I am trying to prove $$\sum\limits_{k=i+1}^m (-1)^{k-1+i}\binom{m}{k}\binom{k-1}{i}=1,$$ where $m\geq 1, 1\leq i\leq m-1$. Actually this is what I induce when I'm trying to calculate what the tangent map of $\log:\text{PD}_n(\mathbb{R})\rightarrow \text{Sym}_n(\mathbb{R})$ is, where $\text{PD}_n(\mathbb{R})$ is the positive-definite matrix, $\text{Sym}_n(\mathbb{R})$ is the symmetric matrix, and $\log$ is the inverse map of $\exp$. If this identity holds, I can directly write out the formula of tangent map. But I stuck at this step.

  • $\begingroup$ Have you tried specifying small values of $m$ and $i$ first? $\endgroup$
    – Didier
    Jun 5 at 8:50
  • $\begingroup$ It is not hold, $i=1$ is true, but when $i=2$, it gives $3-m$, fails. $\endgroup$
    – MathFail
    Jun 5 at 8:56
  • $\begingroup$ These get tricky, but yes, it does seem to hold. Wolfram Alpha $\endgroup$
    – N. Owad
    Jun 5 at 16:38
  • 1
    $\begingroup$ Does this answer your question? How to prove: $\sum_{k=m+1}^{n} (-1)^{k} \binom{n}{k}\binom{k-1}{m}= (-1)^{m+1}$ - found using an Approach0 search. Their expression is basically the same: first multiply by $(-1)^{i+1}$ to get $\sum_{k=i+1}^m(-1)^{k}\binom{m}{k}\binom{k-1}{i}=(-1)^{i+1}$, then replace $m$ with $n$ and $i$ with $m$. $\endgroup$ Jun 6 at 8:18

3 Answers 3


We use the coefficient of operator $[z^i]$ to denote the coefficient of $z^i$ in a series.

We obtain \begin{align*} \color{blue}{\sum_{k=1}^m}&\color{blue}{(-1)^{k-1+i}\binom{m}{k}\binom{k-1}{i}}\tag{1}\\ &=\sum_{k=1}^m(-1)^{k-1+i}\binom{m}{k}[z^i](1+z)^{k-1}\tag{2}\\ &=(-1)^{i-1}[z^i]\frac{1}{1+z}\sum_{k=1}^m\binom{m}{k}(-1)^k(1+z)^k\tag{3}\\ &=(-1)^{i-1}[z^i]\frac{1}{1+z}\left(\left(1-(1+z)\right)^m-1\right)\\ &=(-1)^{i-1}[z^i]\frac{1}{1+z}\left((-z)^m-1\right)\tag{4}\\ &=(-1)^{i}[z^i]\frac{1}{1+z}\tag{5}\\ &\,\,\color{blue}{=1} \end{align*} and the claim follows.


  • In (1) we start with index $k=1$ noting that $\binom{k-1}{i}=0$ if $1\leq k\leq i$.

  • In (2) we use the coefficient of operator $[z^i]$.

  • in (3) we use the linearity of the coefficient of operator and rearrange the sum to apply the binomial theorem in the next step.

  • In (4) we note that $(-z)^m$ does not contribute to $[z^i]$, since $i<m$.

  • In (5) we use the geometric series expansion $[z^i]\frac{1}{1+z}=[z^i]\sum_{j=0}^{\infty}(-z)^j=(-1)^i$.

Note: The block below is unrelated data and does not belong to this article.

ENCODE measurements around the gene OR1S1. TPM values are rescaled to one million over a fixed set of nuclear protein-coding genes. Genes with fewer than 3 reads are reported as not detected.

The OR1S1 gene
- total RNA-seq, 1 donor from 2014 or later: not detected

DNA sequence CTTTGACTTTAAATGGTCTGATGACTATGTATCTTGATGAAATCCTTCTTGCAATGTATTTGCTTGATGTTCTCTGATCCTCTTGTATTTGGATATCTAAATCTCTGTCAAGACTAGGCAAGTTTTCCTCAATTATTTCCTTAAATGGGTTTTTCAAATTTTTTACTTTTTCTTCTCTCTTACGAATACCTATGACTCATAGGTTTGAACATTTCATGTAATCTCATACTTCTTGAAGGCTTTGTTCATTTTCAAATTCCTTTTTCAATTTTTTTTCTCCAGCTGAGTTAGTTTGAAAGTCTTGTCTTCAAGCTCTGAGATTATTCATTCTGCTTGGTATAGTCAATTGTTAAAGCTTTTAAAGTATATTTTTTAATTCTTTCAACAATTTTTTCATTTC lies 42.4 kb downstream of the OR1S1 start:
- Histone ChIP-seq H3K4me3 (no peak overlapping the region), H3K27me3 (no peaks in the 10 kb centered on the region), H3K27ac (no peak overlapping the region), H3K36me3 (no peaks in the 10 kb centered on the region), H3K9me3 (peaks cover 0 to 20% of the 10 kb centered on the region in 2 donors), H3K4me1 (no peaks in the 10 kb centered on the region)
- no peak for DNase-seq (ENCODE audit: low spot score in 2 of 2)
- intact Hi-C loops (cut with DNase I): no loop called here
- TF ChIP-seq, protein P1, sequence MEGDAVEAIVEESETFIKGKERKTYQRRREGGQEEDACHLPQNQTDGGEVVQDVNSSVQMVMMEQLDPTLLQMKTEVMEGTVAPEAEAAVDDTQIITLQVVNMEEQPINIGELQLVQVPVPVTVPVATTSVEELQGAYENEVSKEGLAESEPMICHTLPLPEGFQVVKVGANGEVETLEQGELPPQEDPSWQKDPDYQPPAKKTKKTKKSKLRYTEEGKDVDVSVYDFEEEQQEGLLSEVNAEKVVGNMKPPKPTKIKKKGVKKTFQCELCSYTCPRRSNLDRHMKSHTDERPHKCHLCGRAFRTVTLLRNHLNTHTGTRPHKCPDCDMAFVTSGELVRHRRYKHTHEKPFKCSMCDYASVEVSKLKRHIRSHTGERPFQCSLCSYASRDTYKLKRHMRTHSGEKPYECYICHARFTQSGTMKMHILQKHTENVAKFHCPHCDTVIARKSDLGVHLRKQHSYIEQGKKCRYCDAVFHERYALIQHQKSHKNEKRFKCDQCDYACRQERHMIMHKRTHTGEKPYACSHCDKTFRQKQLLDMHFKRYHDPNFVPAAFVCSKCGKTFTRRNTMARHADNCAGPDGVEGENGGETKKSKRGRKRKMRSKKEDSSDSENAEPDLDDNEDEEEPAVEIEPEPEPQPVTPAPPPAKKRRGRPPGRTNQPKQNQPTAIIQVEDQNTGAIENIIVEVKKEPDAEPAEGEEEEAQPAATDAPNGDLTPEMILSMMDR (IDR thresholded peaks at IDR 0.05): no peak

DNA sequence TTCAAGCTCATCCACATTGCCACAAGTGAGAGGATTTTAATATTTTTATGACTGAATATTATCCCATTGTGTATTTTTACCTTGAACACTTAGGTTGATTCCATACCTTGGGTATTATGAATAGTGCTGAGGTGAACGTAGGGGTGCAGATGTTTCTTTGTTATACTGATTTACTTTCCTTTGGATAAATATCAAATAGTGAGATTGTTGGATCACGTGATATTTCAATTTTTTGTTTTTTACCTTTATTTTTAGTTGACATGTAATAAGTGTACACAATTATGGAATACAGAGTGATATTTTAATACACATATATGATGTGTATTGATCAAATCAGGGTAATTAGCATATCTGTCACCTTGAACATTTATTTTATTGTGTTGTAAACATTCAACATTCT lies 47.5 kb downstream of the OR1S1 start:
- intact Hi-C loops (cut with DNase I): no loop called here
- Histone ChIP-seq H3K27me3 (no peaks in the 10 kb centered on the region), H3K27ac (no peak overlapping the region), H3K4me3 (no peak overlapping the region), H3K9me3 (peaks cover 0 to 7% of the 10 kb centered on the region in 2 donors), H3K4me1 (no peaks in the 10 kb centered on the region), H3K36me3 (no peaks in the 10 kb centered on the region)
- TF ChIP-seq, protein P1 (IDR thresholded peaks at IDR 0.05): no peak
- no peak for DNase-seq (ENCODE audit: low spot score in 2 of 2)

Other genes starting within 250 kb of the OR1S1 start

Hypergeometric functions:

Here is another variation based upon hypergeometric functions. We use the rising factorials notation $(a)_{k}:=a(a+1)\cdots(a+k-1)$.

Assuming $m\geq 1$ and $1\leq i\leq m-1$ we obtain \begin{align*} \color{blue}{\sum_{k=i+1}^m}&\color{blue}{(-1)^{k-1+i}\binom{m}{k}\binom{k-1}{i}}\\ &=\sum_{k=0}^{m-i-1}\underbrace{(-1)^k\binom{m}{k+i+1}\binom{k+i}{i}}_{=:t_k}\\ &=\sum_{k=0}^{m-i-1}t_k=t_0\sum_{k=0}^{m-i-1}\prod_{j=0}^{k-1}\frac{t_{j+1}}{t_j}\\ &=\binom{m}{i+1}\sum_{k=0}^{m-i-1}\prod_{j=0}^{k-1} (-1)^{k+1}\binom{m}{j+i+2}\binom{j+1+i}{i}\\ &\qquad\qquad\qquad\qquad\qquad\cdot(-1)^{-k} \binom{m}{j+i+1}^{-1}\binom{j+i}{i}^{-1}\\ &=\binom{m}{i+1}\sum_{k=0}^{n-j}\prod_{j=0}^{k-1} \frac{\left(j+i+1\right)\left(j+i+1-m\right)}{\left(j+1\right)\left(j+i+2\right)}\\ &=\binom{m}{i+1}\sum_{k=0}^{m-i-1}\frac{(i+1)_k(i+1-m)_k}{(i+2)_k}\,\frac{1}{k!}\\ &=\binom{m}{i+1}{_2F_1}\left(i+1,i+1-m;i+2;1\right)\tag{1}\\ &=\binom{m}{i+1}\,\frac{\Gamma(i+2)\Gamma(m-i)}{\Gamma(1)\Gamma(m+1)}\tag{2}\\ &\,\,\color{blue}{=1} \end{align*} and the claim follows.


  • In (1) we write the sum as hypergeometric $_2F_1$ function evaluated at $z=1$ with parameter $i+1-m$ a non-positive integer.

  • In (2) we recall a theorem from C. F. Gauss [1812] (see e.g. Theorem 2.2.2 in Special Functions by G.E. Andrews, R. Askey and R. Roy) which is \begin{align*} {_2F_1}(a,b;c;1)=\frac{\Gamma(c)\Gamma(c-a-b)}{\Gamma(c-a)\Gamma(c-b)} \end{align*} if $\Re(c-a-b)>0$. We derive from (1) $\Re\left((i+2)-(i+1)-(i+1-m)\right)=m-i>0$ and get \begin{align*} {_2F_1}(i+1,i+1-m;i+2;1)&=\frac{\Gamma(i+2)\Gamma(m-i)}{\Gamma(1)\Gamma(m+1)}\\ &=\frac{(i+1)!(m-i-1)!}{m!}=\binom{m}{i+1}^{-1} \end{align*}

  • $\begingroup$ FYI, you basically used the first method in your solution above in your answer to the proposed duplicate question. $\endgroup$ Jun 6 at 8:39
  • 1
    $\begingroup$ @JohnOmielan: Ok, I see. Thanks for the hint. $\endgroup$
    – epi163sqrt
    Jun 6 at 21:50

Let $$F(m, k, i) = (-1)^{k - 1 + i} {m \choose k} {k - 1 \choose i}$$ be your summand. Note that it satisfies the creative telescoping recurrence

$$(i - m) F(m + 1, k, i) - (i - m) F(m, k, i) = \Delta_k \frac{k(i + 1 - k)}{k - m - 1} F(m, k, i),$$ where $\Delta_k$ is the forward shift operator in $k$.

If we let $f(m, i)$ be your sum and sum this identity from $k = i + 1$ to $k = m + 1$, then we obtain

$$(i - m) f(m + 1, i) - (i - m) f(m, i) = 0.$$

(The right-hand side is zero because the fraction vanishes at $k = i + 1$ and $F(m, k, i)$ vanishes for $k > m$.) If $i \neq m$, it follows that $f(m + 1, i) = f(m, i)$. Plugging in, say $m = i + 1$, we get

$$f(i + 1, i) = (-1)^{i + 1 - 1 + i} {i + 1 \choose i + 1} {i \choose i} = 1,$$

so $f(m, i) = 1$ for all $m > i$.


Edit: there was a typo in the question, so this answer is not yet relevant.

For $i=2$, $m=4$: $$ \sum_{k=3}^4 (-1)^{k+1} \binom{4}{k}\binom{k-2}{2} = \binom{4}{3}\binom{1}{2} - \binom{4}{4}\binom{2}{2} = 0 - 1 = -1 \neq 1. $$

  • $\begingroup$ Thanks for your comments. It's a typo that I copied it with a letter wrong. Sorry for the confusion it bring about. $\endgroup$
    – Egyptian
    Jun 5 at 14:11

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